• Hepa installation leak test
  • Measure and record air change rates in each area
  • Measure and record light levels at the working plane. To be compared to specification for visual activity
  • Measure and record noise levels in both the unmanned and operational states
  • Measure and record pressure differentials between each room
  • Measure and record the cleanroom area cleanup rate; recovery time will be a function of airflow distribution pattern and volume of the filtered air. It is also an excellent indicator of efficiency of the air supply system.


“Prevention is better than failure”

Modern day cleanroom managers need to strictly control their budget, and make informed decisions. These can only be made with all the facts.

Accurate monitoring and recording of all strategic component’s performance will allow effective cleanroom management utilising the data as the cleanroom key performance indicators.

A non-informed manager will only know they have a cleanroom performance problem on component failure, with the ensuing downtime and costs while the fault is identified and then rectified or when there is a increase in product failure, with the related decrease in profitability warranty costs and loss of reputation.

The above checks are beneficial to all operators ensuring less downtime, the planning of future upgrades or repairs to the area or air-handling units.

They also allow you the operator to know and understand your cleanroom. Also ensuring that when Clean Air Technologies Ltd and other specialists come to call you will know and understand both what is happening and why it is beneficial to you. To finish the analogy: Your cleanroom may be regularly serviced but would it pass its Clean Air Technologies M.O.T.??

8 factors that will influence the cost of your new cleanroom 1

8 factors that will influence the cost of your new cleanroom

We are often asked by clients to provide a rough square metre rate for the design and construction of a new Cleanroom, and all too often we have to use that horrible phrase ‘that depends’. Unfortunately, when it comes to providing an estimated cost for a new Cleanroom facility it really does depend and below are 8 important factors that need to be considered:

Classification– What classification of Cleanroom do you need? This is the starting point and will begin to drive the design of the HVAC systems, the type of filtration and the specification of finishes that will be required.

8 factors that will influence the cost of your new cleanroom 2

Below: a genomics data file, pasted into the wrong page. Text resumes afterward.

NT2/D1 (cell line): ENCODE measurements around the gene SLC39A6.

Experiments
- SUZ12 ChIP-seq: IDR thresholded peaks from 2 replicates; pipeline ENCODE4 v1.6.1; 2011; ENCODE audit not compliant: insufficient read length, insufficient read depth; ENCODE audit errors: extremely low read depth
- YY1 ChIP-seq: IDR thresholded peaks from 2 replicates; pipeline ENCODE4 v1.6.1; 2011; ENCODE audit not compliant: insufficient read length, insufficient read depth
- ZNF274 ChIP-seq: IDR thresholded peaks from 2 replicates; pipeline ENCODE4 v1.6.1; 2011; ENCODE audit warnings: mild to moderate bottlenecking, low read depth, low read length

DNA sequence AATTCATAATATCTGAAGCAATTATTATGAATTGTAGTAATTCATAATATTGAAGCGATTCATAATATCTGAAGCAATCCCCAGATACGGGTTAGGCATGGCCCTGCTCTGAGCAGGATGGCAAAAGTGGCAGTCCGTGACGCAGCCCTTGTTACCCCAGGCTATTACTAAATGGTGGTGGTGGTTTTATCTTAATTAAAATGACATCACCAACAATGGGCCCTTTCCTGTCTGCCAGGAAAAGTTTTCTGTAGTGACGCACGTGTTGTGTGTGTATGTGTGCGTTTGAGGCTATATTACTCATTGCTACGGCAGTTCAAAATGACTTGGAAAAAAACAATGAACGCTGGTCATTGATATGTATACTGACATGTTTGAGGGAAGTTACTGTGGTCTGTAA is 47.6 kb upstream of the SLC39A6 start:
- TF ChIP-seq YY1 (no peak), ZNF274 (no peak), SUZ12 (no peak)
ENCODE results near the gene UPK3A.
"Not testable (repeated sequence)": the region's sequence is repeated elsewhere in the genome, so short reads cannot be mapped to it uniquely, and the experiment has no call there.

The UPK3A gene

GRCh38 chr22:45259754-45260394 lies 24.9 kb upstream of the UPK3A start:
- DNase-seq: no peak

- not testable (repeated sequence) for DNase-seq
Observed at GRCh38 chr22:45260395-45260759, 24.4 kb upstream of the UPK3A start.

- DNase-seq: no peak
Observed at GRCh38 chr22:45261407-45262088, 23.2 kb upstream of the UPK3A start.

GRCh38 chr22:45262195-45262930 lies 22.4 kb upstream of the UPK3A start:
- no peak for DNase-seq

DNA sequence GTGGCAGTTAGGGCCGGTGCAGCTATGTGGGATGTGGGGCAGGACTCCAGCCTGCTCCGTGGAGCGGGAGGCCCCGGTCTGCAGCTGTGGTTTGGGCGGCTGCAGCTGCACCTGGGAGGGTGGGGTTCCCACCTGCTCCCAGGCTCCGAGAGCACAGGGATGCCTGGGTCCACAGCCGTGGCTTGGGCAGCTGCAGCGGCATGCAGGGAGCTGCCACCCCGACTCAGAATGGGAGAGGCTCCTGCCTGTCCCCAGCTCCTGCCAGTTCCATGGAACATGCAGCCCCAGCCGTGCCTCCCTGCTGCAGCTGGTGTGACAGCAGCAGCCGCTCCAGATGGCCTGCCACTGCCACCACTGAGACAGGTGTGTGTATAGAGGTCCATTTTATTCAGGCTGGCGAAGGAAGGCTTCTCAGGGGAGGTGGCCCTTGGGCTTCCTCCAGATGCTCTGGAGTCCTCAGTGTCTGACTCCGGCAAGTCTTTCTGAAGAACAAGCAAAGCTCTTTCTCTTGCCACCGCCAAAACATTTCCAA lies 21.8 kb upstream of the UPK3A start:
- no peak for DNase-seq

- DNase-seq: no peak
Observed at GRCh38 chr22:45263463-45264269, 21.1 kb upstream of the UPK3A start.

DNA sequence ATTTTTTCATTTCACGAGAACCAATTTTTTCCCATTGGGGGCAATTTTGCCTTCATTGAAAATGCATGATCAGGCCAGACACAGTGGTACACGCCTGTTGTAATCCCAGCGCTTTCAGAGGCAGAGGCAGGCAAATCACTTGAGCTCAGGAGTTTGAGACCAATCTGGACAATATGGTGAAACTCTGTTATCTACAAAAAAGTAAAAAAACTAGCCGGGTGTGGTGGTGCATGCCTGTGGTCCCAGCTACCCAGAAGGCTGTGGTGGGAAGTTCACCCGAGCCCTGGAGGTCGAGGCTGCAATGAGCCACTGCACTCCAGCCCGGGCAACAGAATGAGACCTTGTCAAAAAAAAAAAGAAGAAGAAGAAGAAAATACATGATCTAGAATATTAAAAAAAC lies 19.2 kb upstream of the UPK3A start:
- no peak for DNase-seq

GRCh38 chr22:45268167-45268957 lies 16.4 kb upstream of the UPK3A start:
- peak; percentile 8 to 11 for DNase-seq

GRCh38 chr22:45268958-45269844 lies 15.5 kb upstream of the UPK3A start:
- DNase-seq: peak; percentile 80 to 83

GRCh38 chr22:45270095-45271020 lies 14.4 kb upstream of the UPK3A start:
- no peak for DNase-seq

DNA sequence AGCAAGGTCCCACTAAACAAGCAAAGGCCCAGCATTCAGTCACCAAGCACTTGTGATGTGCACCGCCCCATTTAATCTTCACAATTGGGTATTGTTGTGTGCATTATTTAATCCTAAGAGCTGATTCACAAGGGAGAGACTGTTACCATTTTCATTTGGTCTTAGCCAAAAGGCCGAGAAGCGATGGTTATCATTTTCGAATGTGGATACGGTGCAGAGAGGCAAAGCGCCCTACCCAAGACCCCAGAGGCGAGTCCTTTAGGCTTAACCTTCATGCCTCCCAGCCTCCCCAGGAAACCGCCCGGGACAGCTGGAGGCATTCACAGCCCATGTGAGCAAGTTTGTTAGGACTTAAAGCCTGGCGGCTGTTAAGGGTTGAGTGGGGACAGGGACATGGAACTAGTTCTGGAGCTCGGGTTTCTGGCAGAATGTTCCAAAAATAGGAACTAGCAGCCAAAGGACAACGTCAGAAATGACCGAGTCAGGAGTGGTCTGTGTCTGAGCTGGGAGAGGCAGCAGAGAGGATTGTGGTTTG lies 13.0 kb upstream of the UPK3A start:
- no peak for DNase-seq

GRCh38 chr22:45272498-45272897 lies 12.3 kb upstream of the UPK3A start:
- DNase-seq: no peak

Temperature and Humidity Tolerance – Having to control temperature and humidity within the Cleanroom to tight tolerances will have a significant impact on the cost of the plant, equipment and controls required to run your Cleanroom. 

Challenge your specifications. Are your temperature and humidity requirements being driven by your process, your people or your materials? Is tight control really required in all areas or just in one section; is it required at all?

Number of Occupants– People can be the biggest source of contamination within a Cleanroom, so filtration and air change rates will have to be designed accordingly. People also generate a lot of heat, especially when wearing Cleanroom clothing, so temperature and humidity control is required to ensure a pleasant and comfortable working environment.

8 factors that will influence the cost of your new cleanroom 3

Work Activity – What activities will be carried out in the Cleanroom? Will it be done by machines or people? Both machines and people can generate particles and a lot of heat. These factors need to be understood to enable HVAC systems to be sized and also the facility layout to be designed correctly.

Size and Complexity– It is possible for a small, high classification and complex Cleanroom to be more expensive to design and build than a larger and more straight forward facility.

If your Cleanroom requires tight humidity control, medical gases or compressed air, an Environmental Monitoring System or possibly chemical extraction, then all of these will have an impact on the construction costs.

8 factors that will influence the cost of your new cleanroom 4

Location, Location, Location – It is not difficult to understand why a Cleanroom built on the 5th floor of a refurbished office block in the centre of London is going to be more expensive to build than the same specification facility constructed in a newly built, open plan warehouse in Kent – logistics and installation complexity. However, another factor to consider is the proximity of the HVAC plant to your Cleanroom. Where will your AHU, chillers and controls have to be located relative to your Cleanroom facility? 

Availability of Services – Are the services you need to run your Cleanroom already available at site? This will again have an impact on construction cost. Are there hot and chilled water services in an existing plant room or does a packaged chiller need to be procured? Are existing compressed air system, or medical gas lines, available to be tapped into or are completely new systems, compressors and associated equipment required?

8 factors that will influence the cost of your new cleanroom 5

Facility Life Expectancy – Ultimately this comes down to Construction Cost vs Running Cost.  Is the cleanroom to be used for 5,10 or 20yrs? With a longer life requirement for the facility, materials used and solutions provided will differ.

A simple example would be that of in-line duct heater batteries – The procurement and installation cost of an electric heater battery will be significantly less than that of an hot water coil, which will need piping, control valves and complex commissioning. However, if there is an existing hot water system on site than the running cost of the hot water coil will be significantly less than that of the electric battery over the life of the facility.

Ultimately we would always recommend that the first step is to develop a suitable User Requirement Specification which will help identify the requirements for your facility. Considering the impact 8 factors will be a good starting point for your Cleanroom construction.